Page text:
Where Is H.L. Mencken When We Really Need Him?

“As democracy is perfected, the office represents, more and more closely, the inner soul of the people. We move toward a lofty ideal.”

H.L. Mencken at his desk at the Baltimore Evening Sun

Nobody Sees Through the Boobery Like the Sage of Baltimore

Mencken wasn’t always right. He was frequently wrong. But he pronounced these prophetic words on the state of American democracy in 1920, which for me exonerates him from all the rest:

The larger the mob, the harder the test. In small areas, before small electorates, a first-rate man occasionally fights his way through, carrying even the mob with him by force of his personality. But when the field is nationwide, and the fight must be waged chiefly at second and third hand, and the force of personality cannot so readily make itself felt, then all the odds are on the man who is, intrinsically, the most devious and mediocre—the man who can most easily adeptly disperse the notion that his mind is a virtual vacuum. The Presidency tends, year by year, to go to such men. On some great and glorious day the plain folks of the land will reach their heart’s desire at last, and the White House will be adorned by a downright moron.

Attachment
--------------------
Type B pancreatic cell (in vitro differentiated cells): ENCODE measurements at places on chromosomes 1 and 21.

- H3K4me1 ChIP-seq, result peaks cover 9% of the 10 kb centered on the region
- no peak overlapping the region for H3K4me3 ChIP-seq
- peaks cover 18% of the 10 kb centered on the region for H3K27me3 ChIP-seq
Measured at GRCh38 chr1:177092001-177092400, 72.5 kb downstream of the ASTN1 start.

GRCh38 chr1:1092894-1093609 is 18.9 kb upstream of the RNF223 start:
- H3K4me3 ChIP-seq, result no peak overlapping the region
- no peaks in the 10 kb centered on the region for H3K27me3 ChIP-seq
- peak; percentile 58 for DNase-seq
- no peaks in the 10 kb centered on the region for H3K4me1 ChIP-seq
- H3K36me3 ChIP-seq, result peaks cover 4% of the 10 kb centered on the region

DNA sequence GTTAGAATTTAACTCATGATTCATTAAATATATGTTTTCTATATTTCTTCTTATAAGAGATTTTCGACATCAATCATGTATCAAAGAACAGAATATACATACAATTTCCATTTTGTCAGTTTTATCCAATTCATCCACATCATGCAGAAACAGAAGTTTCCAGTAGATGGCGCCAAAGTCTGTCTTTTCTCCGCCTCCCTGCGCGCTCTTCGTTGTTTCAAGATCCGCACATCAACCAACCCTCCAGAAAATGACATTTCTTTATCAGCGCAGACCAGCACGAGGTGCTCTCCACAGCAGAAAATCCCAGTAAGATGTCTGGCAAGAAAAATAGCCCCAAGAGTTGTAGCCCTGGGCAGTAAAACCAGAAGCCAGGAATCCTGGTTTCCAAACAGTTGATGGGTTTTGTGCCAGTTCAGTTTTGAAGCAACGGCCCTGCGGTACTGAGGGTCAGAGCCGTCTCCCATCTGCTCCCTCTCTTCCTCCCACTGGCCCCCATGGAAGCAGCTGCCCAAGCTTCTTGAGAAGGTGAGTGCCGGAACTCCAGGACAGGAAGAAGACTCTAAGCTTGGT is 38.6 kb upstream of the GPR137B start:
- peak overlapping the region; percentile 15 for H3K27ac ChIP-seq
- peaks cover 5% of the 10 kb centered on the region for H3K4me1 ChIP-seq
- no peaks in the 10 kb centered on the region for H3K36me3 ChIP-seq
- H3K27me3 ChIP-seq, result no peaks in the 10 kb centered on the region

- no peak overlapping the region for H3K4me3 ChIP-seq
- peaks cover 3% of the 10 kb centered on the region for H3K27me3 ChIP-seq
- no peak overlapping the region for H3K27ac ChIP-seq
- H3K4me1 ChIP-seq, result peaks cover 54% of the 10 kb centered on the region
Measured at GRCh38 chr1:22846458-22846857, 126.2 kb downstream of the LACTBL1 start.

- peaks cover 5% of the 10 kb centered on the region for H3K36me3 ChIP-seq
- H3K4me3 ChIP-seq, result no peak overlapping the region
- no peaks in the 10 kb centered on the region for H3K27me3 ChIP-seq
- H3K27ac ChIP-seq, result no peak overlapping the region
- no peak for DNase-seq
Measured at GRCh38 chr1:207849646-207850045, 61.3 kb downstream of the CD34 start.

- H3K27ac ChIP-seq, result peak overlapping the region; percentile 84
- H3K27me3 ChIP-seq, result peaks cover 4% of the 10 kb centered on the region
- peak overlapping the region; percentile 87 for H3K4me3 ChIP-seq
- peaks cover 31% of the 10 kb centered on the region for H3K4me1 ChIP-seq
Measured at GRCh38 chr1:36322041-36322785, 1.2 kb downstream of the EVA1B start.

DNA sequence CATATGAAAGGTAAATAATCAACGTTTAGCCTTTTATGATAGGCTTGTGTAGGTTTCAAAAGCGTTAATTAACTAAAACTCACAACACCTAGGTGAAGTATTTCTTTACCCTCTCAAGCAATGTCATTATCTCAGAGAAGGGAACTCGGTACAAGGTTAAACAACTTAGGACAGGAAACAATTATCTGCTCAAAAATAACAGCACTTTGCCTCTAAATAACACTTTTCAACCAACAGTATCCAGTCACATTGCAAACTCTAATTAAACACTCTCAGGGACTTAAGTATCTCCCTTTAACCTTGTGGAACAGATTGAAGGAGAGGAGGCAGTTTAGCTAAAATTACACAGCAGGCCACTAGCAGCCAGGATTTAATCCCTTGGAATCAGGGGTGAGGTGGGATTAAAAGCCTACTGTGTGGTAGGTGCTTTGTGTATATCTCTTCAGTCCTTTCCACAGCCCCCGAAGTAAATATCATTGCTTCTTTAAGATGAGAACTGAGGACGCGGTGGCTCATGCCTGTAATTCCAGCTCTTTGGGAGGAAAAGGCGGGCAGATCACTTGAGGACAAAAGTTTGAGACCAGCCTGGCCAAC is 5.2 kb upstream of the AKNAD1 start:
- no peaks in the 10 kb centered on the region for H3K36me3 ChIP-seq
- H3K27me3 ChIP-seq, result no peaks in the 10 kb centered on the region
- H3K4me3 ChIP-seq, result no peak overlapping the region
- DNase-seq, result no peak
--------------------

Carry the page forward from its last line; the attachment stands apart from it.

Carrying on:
Mencken, H. L. (July 26, 1920). “Bayard vs. Lionheart,” Baltimore Evening Sun
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